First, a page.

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A global effort to identify critical illness in some COVID-19 patients highlights genetic risk, potential treatments

A global effort to identify critical illness in some COVID-19 patients highlights genetic risk, potential treatments
Functional genomics analyses for SLC22A31 and SFTPD. a, Effect-size plot for the effect of multiple variants on SLC22A31 expression (eQTLgen, x axis) against increasing susceptibility to critical COVID-19 (βxy = 0.11; Pxy = 1.3 × 10−9). The color shows linkage disequilibrium (LD) with the missense variant rs117169628. b, Three cartoon views of an AlphaFold model of putative solute carrier family 22 member 31 (SLC22A31; UniProtKB: A6NKX4). The side chains of Pro474 and interacting amino acids are shown as connected spheres. A putative channel for small-molecule transport across the cell membrane is indicated by a dashed circle. Pro474 is predicted to be located in the transmembrane helix and point towards a putative transport pathway of a small molecule. The risk variant, P474L (Ala at rs117169628) would be expected to introduce more flexibility to the transmembrane helix and might therefore affect the transport properties of SLC22A31. Pro474 is predicted to be in a tightly packed environment, and may therefore affect the folding of SLC22A31. c, Effect-size plot for effect of multiple variants on SFTPD expression (eQTLgen, x axis) against increasing susceptibility to critical COVID-19 (βxy = 0.16; Pxy = 9.7 × 10−6). Color shows linkage disequilibrium with the missense variant rs721917. d, Three cartoon views of an AlphaFold model of pulmonary surfactant-associated protein D (SFTPD; UniProtKB: P35247). The side chain of the variant Met31 is shown as connected spheres. Met31 is predicted to be located in the secondary-structure-lacking region of SFTPD. In the diagram on the right, oxygen and nitrogen atoms are colored red and blue respectively, and the sulfur atom is colored yellow. Credit: Nature (2023). DOI: 10.1038/s41586-023-06034-3

Researchers at the University of Edinburgh in the U.K. have led a study in collaboration with scientists worldwide, looking into cases of critical illness in COVID-19 patients.

Critical illness in COVID-19 is an extreme and clinically consistent disease phenotype the team has found presenting in patients with shared genetic attributes. These shared genetics hint at a shared mechanism for the not seen in other patients and potential therapies to address the condition.

Patients with confirmed COVID-19 and requiring continuous cardiorespiratory monitoring or organ support (a generalizable definition for critical illness) were recruited in 2020–2022.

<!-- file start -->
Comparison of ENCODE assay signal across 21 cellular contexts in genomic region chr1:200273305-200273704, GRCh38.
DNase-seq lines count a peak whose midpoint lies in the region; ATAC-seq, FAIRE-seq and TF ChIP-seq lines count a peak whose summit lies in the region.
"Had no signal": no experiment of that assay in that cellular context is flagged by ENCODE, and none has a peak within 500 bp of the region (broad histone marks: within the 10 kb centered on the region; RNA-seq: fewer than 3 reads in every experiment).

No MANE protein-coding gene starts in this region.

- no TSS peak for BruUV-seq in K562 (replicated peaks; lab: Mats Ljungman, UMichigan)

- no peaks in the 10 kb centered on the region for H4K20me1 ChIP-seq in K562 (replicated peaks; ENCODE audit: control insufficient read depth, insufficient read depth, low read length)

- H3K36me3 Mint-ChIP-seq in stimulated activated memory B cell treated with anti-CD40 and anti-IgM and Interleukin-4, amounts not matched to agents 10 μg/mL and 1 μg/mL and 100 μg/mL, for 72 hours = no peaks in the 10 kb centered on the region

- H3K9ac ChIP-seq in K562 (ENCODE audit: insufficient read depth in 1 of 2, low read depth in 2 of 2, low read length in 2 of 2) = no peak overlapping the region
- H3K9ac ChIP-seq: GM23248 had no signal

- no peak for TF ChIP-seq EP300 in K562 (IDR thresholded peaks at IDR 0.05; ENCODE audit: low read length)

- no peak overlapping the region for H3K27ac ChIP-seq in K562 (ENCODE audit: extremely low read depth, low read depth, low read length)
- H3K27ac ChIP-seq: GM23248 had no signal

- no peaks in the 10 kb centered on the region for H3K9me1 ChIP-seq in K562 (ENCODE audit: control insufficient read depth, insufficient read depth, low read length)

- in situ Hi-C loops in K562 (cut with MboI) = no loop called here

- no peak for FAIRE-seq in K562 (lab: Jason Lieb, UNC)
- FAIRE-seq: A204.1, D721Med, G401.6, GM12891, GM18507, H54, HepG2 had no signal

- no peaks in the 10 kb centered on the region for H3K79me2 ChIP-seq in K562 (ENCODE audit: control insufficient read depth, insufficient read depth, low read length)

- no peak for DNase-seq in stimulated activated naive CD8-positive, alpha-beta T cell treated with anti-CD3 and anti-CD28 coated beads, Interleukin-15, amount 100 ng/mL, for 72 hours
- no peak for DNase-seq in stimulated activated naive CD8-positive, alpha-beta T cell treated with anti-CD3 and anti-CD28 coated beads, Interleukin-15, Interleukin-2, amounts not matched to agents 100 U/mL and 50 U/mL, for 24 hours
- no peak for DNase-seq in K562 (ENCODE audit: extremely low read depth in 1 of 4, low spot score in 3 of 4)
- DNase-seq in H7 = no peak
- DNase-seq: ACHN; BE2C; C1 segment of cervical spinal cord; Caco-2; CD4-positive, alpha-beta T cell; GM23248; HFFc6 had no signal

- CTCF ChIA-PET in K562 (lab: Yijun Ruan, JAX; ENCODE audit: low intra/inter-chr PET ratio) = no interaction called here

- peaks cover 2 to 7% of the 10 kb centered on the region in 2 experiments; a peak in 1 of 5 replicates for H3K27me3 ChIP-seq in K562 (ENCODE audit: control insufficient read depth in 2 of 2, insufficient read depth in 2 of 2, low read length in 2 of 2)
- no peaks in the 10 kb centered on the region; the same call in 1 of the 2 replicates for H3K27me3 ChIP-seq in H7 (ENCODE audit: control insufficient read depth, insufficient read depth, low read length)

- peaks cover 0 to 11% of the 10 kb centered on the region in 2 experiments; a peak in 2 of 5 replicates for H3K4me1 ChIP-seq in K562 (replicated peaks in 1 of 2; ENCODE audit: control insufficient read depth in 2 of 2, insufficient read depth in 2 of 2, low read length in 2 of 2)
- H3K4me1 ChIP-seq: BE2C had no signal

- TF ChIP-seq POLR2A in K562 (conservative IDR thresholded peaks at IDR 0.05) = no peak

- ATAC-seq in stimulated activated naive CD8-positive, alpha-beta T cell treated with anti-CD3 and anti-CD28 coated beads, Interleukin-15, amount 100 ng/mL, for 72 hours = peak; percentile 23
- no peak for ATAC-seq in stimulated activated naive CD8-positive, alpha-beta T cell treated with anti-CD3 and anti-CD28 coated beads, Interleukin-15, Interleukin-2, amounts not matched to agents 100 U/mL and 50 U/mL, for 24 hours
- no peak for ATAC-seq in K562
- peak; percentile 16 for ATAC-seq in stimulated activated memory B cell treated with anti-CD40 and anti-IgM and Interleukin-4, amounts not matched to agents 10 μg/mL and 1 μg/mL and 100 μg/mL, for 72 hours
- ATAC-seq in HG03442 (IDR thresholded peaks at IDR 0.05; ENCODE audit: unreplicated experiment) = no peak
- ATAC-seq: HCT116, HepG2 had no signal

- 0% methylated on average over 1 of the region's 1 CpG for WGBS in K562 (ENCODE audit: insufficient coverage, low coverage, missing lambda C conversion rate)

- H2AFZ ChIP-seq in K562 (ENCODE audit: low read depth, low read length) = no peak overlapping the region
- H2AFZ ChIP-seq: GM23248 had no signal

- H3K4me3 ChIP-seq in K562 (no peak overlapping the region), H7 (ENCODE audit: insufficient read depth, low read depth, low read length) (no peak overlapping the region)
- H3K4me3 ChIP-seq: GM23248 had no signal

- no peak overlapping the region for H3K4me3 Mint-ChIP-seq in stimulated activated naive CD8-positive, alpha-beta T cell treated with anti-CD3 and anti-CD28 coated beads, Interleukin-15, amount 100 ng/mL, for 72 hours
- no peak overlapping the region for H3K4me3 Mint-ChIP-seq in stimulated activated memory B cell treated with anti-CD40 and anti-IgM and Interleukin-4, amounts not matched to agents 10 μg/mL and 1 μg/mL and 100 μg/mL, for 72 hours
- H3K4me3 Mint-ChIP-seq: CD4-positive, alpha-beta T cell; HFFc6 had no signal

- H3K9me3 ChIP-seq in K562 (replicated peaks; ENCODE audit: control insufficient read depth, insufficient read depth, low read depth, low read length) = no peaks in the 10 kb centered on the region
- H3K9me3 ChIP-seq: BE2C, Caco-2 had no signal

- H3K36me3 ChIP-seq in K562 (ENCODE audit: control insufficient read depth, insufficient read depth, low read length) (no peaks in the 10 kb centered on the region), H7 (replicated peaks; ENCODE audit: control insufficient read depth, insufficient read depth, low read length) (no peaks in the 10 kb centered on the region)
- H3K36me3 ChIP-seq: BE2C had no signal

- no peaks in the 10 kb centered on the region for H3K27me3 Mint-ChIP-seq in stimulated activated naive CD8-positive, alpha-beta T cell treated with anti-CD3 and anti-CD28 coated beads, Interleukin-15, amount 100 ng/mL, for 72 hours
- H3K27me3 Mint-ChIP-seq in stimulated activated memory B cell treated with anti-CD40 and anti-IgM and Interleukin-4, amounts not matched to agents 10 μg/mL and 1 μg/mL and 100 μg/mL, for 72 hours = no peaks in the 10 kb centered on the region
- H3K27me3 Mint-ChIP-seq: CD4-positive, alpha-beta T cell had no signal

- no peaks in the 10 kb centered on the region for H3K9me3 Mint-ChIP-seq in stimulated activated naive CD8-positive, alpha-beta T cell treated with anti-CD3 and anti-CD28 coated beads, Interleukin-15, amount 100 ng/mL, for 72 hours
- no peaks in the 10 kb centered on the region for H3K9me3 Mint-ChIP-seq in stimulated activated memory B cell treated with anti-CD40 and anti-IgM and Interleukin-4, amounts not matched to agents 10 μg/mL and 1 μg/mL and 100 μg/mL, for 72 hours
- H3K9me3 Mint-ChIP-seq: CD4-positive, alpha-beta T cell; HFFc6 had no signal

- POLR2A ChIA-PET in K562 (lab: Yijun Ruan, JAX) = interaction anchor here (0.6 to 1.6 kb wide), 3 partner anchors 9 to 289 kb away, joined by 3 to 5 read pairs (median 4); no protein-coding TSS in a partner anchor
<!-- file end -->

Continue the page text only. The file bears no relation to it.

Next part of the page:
Researchers analyzed 24,202 cases of COVID-19 with critical illness with a combination of microarray genotyping and whole-genome sequencing data from the international GenOMICC study (11,440 cases) and other studies recruiting hospitalized patients with severe and critical illness, including the COVID-19 Human Genetics Initiative, the International Severe Acute Respiratory and Emerging Infection Consortium, the Spanish Coalition to Unlock Research on Host Genetics consortium and 23andMe.

The team found 49 genome-wide significant associations, of which 16 have not been reported previously and 196 significantly associated in a gene-level analysis. Although the implicated variants are not directly causing illness in the patients, they can highlight that make some COVID-19 infections much more severe. The findings are published in the journal Nature.

Many genes implicated in critical COVID-19 are highly expressed in the monocyte-macrophage system, which has poor coverage in existing expression quantitative trait loci datasets. Macrophages synthesize many substances involved in host defense and inflammation and play a pivotal role in immune system reactions.

Additionally, the investigation found variation in circulating protein levels with 15 unique proteins linked to critical illness and some with well-studied biomarkers that make them good candidates for drug targeting.

The research has identified several potential druggable targets in multiple systems, including inflammatory signaling, monocyte-macrophage activation and endothelial permeability. Some of the targets found have already seen positive results with therapeutic signals in multiple drug trials, providing a good proof-of-concept for drug target identification using comparative genetics.

More information: Erola Pairo-Castineira et al, GWAS and meta-analysis identifies 49 genetic variants underlying critical COVID-19, Nature (2023). DOI: 10.1038/s41586-023-06034-3

Journal information: Nature

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Citation: A global effort to identify critical illness in some COVID-19 patients highlights genetic risk, potential treatments (2023, May 19) retrieved 23 July 2024 from https://medicalxpress.com/news/2023-05-global-effort-critical-illness-covid-.html
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